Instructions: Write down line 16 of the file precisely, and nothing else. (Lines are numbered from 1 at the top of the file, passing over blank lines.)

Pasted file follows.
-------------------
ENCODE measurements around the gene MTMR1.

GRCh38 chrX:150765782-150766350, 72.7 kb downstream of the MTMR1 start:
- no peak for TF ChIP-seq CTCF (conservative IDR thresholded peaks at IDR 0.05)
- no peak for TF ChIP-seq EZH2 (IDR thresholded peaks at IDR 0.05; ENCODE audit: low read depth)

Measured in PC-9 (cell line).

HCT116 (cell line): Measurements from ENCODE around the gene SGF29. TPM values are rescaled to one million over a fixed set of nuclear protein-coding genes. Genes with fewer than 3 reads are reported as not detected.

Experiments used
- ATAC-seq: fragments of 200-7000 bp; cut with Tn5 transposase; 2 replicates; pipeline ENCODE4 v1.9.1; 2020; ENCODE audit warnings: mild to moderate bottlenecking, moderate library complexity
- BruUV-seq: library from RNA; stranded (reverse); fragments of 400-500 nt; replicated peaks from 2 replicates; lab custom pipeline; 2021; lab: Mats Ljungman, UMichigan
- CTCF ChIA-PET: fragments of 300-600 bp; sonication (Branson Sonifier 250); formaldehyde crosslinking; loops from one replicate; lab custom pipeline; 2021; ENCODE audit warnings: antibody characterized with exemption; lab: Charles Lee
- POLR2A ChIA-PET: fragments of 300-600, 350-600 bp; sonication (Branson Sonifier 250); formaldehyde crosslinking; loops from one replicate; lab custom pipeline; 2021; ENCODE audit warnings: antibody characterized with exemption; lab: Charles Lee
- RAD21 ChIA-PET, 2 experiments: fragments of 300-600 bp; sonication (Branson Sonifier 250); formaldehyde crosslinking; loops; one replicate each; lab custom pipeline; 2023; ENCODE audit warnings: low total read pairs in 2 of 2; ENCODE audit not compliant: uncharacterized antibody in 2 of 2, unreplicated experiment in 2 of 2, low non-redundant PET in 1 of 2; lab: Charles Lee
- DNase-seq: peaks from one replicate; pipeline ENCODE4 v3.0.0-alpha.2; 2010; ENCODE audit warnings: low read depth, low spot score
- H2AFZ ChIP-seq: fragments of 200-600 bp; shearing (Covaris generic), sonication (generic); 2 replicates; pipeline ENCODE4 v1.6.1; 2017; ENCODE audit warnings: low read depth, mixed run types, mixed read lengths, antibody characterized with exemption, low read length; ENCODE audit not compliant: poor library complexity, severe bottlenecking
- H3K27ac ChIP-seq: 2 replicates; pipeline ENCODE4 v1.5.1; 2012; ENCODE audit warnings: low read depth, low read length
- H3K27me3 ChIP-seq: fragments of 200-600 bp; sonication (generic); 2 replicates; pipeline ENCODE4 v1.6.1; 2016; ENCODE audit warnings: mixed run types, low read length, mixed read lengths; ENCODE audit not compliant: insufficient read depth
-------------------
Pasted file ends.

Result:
- H3K27me3 ChIP-seq: fragments of 200-600 bp; sonication (generic); 2 replicates; pipeline ENCODE4 v1.6.1; 2016; ENCODE audit warnings: mixed run types, low read length, mixed read lengths; ENCODE audit not compliant: insufficient read depth